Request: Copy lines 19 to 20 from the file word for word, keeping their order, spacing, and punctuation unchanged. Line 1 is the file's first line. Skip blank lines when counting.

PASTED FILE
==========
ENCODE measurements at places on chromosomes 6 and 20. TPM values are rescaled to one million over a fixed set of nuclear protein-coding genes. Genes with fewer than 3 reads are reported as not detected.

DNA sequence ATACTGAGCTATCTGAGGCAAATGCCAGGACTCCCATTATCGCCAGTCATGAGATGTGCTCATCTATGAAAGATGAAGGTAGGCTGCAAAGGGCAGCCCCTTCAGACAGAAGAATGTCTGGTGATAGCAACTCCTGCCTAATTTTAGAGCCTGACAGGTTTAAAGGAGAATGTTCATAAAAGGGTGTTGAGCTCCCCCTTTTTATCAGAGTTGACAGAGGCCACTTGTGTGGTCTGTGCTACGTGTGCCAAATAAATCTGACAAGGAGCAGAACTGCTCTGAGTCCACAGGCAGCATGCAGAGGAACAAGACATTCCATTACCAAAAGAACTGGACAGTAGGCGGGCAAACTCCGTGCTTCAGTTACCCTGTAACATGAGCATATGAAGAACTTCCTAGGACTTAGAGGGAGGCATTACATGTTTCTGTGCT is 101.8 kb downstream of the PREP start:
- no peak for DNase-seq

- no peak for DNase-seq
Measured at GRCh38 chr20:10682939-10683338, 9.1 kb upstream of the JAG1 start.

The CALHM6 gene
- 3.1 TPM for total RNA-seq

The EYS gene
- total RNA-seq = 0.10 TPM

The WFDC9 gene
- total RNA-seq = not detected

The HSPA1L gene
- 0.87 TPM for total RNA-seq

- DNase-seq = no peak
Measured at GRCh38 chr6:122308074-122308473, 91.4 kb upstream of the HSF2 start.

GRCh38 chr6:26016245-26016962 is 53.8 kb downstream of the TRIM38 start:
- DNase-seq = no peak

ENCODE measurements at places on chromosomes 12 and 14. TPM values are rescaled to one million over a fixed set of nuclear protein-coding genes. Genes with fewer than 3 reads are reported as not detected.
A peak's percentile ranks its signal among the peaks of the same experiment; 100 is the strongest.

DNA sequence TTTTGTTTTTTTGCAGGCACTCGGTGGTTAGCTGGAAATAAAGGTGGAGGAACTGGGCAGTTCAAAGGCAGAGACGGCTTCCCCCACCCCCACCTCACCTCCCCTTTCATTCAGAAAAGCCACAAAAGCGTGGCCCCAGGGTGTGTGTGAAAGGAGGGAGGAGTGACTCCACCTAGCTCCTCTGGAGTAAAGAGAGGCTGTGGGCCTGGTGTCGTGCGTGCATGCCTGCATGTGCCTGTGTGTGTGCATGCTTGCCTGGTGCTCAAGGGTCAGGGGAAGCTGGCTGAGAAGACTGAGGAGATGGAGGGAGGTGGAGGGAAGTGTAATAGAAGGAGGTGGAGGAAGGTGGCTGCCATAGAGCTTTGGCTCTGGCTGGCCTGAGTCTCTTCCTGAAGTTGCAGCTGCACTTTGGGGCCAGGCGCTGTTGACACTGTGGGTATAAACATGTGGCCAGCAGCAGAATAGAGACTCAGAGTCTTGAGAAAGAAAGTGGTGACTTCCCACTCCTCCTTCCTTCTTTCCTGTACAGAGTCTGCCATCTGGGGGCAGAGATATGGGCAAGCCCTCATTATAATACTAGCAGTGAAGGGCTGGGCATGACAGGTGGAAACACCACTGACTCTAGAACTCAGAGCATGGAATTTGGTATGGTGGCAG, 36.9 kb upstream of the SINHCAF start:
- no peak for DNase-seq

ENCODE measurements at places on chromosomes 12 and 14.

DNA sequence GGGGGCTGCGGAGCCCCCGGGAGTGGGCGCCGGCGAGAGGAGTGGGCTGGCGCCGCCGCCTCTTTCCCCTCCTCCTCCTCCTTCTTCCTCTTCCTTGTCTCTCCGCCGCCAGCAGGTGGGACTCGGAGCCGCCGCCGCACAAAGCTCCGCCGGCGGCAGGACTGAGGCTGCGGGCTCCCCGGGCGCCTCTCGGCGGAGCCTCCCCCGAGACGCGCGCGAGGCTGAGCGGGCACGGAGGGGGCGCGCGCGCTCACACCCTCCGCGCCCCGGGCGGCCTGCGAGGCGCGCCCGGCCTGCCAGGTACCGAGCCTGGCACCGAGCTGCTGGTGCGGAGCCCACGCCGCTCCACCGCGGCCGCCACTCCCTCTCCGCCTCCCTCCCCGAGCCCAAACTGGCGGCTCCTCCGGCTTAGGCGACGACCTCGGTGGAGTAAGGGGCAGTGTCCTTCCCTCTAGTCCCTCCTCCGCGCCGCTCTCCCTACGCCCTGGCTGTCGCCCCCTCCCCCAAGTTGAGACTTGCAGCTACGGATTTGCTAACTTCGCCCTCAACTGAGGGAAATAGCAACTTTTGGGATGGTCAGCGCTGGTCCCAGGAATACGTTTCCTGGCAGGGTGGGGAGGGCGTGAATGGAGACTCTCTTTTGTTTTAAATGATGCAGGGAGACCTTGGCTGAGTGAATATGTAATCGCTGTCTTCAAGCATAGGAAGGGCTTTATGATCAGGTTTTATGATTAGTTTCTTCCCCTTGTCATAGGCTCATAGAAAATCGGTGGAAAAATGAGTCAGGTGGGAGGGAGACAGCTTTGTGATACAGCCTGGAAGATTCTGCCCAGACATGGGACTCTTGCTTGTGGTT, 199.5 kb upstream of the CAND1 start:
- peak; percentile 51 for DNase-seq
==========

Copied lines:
A peak's percentile ranks its signal among the peaks of the same experiment; 100 is the strongest.

DNA sequence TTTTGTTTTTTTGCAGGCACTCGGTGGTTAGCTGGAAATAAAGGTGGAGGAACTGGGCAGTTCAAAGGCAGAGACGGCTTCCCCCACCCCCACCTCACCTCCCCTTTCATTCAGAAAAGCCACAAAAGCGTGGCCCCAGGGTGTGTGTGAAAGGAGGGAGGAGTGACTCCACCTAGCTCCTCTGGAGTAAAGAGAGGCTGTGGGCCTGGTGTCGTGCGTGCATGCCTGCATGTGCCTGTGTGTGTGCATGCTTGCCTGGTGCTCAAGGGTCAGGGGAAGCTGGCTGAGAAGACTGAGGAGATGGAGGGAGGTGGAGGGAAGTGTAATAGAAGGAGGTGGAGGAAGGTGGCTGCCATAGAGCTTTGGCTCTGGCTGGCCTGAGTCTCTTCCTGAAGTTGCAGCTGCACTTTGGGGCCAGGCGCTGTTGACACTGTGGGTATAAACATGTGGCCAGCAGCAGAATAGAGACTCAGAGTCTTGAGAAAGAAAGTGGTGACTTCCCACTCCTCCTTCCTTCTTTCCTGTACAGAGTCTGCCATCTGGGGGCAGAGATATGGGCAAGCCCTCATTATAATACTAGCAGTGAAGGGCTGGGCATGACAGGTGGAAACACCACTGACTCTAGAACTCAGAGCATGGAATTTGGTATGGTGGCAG, 36.9 kb upstream of the SINHCAF start: